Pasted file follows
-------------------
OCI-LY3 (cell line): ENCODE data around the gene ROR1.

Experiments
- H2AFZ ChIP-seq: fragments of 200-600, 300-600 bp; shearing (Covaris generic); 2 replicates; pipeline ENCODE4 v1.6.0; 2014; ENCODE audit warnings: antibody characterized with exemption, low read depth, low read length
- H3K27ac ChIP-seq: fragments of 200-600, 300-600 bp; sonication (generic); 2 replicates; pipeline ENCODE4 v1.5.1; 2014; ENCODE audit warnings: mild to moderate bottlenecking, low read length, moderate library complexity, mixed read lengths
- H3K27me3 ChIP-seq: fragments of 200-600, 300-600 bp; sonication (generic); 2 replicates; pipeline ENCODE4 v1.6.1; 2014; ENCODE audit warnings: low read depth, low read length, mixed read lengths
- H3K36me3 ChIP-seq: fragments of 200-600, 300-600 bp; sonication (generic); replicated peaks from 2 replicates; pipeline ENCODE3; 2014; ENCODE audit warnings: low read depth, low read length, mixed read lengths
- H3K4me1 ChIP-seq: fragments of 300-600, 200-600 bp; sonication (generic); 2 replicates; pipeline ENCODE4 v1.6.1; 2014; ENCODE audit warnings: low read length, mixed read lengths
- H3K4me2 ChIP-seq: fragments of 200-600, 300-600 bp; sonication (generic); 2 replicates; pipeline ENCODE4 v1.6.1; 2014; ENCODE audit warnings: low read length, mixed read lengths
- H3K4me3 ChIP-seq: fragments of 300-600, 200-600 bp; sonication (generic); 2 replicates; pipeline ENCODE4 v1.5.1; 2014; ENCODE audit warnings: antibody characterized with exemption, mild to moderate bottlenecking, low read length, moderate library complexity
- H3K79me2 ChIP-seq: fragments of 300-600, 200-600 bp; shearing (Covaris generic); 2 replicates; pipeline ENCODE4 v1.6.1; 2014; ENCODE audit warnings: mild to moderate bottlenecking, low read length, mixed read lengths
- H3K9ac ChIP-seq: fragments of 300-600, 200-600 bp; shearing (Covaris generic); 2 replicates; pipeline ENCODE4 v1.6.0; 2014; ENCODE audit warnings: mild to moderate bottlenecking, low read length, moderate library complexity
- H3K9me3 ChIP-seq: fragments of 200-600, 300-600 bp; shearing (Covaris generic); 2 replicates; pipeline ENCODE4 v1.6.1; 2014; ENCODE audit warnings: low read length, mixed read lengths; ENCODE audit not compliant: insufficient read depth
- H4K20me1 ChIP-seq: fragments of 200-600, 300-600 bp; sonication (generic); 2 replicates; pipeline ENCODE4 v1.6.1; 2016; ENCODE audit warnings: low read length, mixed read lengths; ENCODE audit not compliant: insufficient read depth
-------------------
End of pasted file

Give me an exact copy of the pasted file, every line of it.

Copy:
OCI-LY3 (cell line): ENCODE data around the gene ROR1.

Experiments
- H2AFZ ChIP-seq: fragments of 200-600, 300-600 bp; shearing (Covaris generic); 2 replicates; pipeline ENCODE4 v1.6.0; 2014; ENCODE audit warnings: antibody characterized with exemption, low read depth, low read length
- H3K27ac ChIP-seq: fragments of 200-600, 300-600 bp; sonication (generic); 2 replicates; pipeline ENCODE4 v1.5.1; 2014; ENCODE audit warnings: mild to moderate bottlenecking, low read length, moderate library complexity, mixed read lengths
- H3K27me3 ChIP-seq: fragments of 200-600, 300-600 bp; sonication (generic); 2 replicates; pipeline ENCODE4 v1.6.1; 2014; ENCODE audit warnings: low read depth, low read length, mixed read lengths
- H3K36me3 ChIP-seq: fragments of 200-600, 300-600 bp; sonication (generic); replicated peaks from 2 replicates; pipeline ENCODE3; 2014; ENCODE audit warnings: low read depth, low read length, mixed read lengths
- H3K4me1 ChIP-seq: fragments of 300-600, 200-600 bp; sonication (generic); 2 replicates; pipeline ENCODE4 v1.6.1; 2014; ENCODE audit warnings: low read length, mixed read lengths
- H3K4me2 ChIP-seq: fragments of 200-600, 300-600 bp; sonication (generic); 2 replicates; pipeline ENCODE4 v1.6.1; 2014; ENCODE audit warnings: low read length, mixed read lengths
- H3K4me3 ChIP-seq: fragments of 300-600, 200-600 bp; sonication (generic); 2 replicates; pipeline ENCODE4 v1.5.1; 2014; ENCODE audit warnings: antibody characterized with exemption, mild to moderate bottlenecking, low read length, moderate library complexity
- H3K79me2 ChIP-seq: fragments of 300-600, 200-600 bp; shearing (Covaris generic); 2 replicates; pipeline ENCODE4 v1.6.1; 2014; ENCODE audit warnings: mild to moderate bottlenecking, low read length, mixed read lengths
- H3K9ac ChIP-seq: fragments of 300-600, 200-600 bp; shearing (Covaris generic); 2 replicates; pipeline ENCODE4 v1.6.0; 2014; ENCODE audit warnings: mild to moderate bottlenecking, low read length, moderate library complexity
- H3K9me3 ChIP-seq: fragments of 200-600, 300-600 bp; shearing (Covaris generic); 2 replicates; pipeline ENCODE4 v1.6.1; 2014; ENCODE audit warnings: low read length, mixed read lengths; ENCODE audit not compliant: insufficient read depth
- H4K20me1 ChIP-seq: fragments of 200-600, 300-600 bp; sonication (generic); 2 replicates; pipeline ENCODE4 v1.6.1; 2016; ENCODE audit warnings: low read length, mixed read lengths; ENCODE audit not compliant: insufficient read depth